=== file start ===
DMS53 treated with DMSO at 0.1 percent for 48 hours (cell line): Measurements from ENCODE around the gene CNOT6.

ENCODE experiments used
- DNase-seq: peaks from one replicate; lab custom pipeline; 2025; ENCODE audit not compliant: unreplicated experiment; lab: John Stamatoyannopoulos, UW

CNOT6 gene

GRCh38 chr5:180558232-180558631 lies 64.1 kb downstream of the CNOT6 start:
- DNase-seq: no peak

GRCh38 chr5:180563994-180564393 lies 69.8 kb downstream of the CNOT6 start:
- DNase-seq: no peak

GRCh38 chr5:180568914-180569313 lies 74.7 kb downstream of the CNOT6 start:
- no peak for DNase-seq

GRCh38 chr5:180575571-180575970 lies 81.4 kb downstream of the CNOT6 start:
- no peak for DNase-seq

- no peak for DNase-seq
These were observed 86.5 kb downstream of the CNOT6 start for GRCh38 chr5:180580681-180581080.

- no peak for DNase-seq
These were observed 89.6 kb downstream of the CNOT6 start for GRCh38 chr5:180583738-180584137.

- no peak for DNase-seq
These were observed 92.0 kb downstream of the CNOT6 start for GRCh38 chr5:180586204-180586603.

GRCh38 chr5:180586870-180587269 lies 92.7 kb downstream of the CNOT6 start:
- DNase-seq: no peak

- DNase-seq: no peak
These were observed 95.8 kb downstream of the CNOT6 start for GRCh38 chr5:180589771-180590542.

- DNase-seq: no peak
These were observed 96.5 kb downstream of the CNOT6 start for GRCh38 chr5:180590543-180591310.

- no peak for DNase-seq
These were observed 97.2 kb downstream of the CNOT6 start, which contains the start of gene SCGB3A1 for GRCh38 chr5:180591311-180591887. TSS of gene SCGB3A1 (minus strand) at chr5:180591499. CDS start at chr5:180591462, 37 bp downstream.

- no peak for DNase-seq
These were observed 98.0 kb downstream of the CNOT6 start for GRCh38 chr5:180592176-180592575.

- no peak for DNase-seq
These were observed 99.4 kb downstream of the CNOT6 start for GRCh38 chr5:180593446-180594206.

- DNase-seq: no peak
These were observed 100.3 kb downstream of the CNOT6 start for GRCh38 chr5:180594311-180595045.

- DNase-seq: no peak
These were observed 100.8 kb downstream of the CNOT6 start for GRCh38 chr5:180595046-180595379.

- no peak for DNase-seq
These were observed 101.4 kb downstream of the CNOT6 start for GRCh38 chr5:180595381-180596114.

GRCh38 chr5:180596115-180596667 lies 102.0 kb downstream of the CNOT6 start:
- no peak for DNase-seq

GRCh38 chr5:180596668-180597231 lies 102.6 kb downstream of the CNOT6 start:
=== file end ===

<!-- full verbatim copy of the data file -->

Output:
DMS53 treated with DMSO at 0.1 percent for 48 hours (cell line): Measurements from ENCODE around the gene CNOT6.

ENCODE experiments used
- DNase-seq: peaks from one replicate; lab custom pipeline; 2025; ENCODE audit not compliant: unreplicated experiment; lab: John Stamatoyannopoulos, UW

CNOT6 gene

GRCh38 chr5:180558232-180558631 lies 64.1 kb downstream of the CNOT6 start:
- DNase-seq: no peak

GRCh38 chr5:180563994-180564393 lies 69.8 kb downstream of the CNOT6 start:
- DNase-seq: no peak

GRCh38 chr5:180568914-180569313 lies 74.7 kb downstream of the CNOT6 start:
- no peak for DNase-seq

GRCh38 chr5:180575571-180575970 lies 81.4 kb downstream of the CNOT6 start:
- no peak for DNase-seq

- no peak for DNase-seq
These were observed 86.5 kb downstream of the CNOT6 start for GRCh38 chr5:180580681-180581080.

- no peak for DNase-seq
These were observed 89.6 kb downstream of the CNOT6 start for GRCh38 chr5:180583738-180584137.

- no peak for DNase-seq
These were observed 92.0 kb downstream of the CNOT6 start for GRCh38 chr5:180586204-180586603.

GRCh38 chr5:180586870-180587269 lies 92.7 kb downstream of the CNOT6 start:
- DNase-seq: no peak

- DNase-seq: no peak
These were observed 95.8 kb downstream of the CNOT6 start for GRCh38 chr5:180589771-180590542.

- DNase-seq: no peak
These were observed 96.5 kb downstream of the CNOT6 start for GRCh38 chr5:180590543-180591310.

- no peak for DNase-seq
These were observed 97.2 kb downstream of the CNOT6 start, which contains the start of gene SCGB3A1 for GRCh38 chr5:180591311-180591887. TSS of gene SCGB3A1 (minus strand) at chr5:180591499. CDS start at chr5:180591462, 37 bp downstream.

- no peak for DNase-seq
These were observed 98.0 kb downstream of the CNOT6 start for GRCh38 chr5:180592176-180592575.

- no peak for DNase-seq
These were observed 99.4 kb downstream of the CNOT6 start for GRCh38 chr5:180593446-180594206.

- DNase-seq: no peak
These were observed 100.3 kb downstream of the CNOT6 start for GRCh38 chr5:180594311-180595045.

- DNase-seq: no peak
These were observed 100.8 kb downstream of the CNOT6 start for GRCh38 chr5:180595046-180595379.

- no peak for DNase-seq
These were observed 101.4 kb downstream of the CNOT6 start for GRCh38 chr5:180595381-180596114.

GRCh38 chr5:180596115-180596667 lies 102.0 kb downstream of the CNOT6 start:
- no peak for DNase-seq

GRCh38 chr5:180596668-180597231 lies 102.6 kb downstream of the CNOT6 start: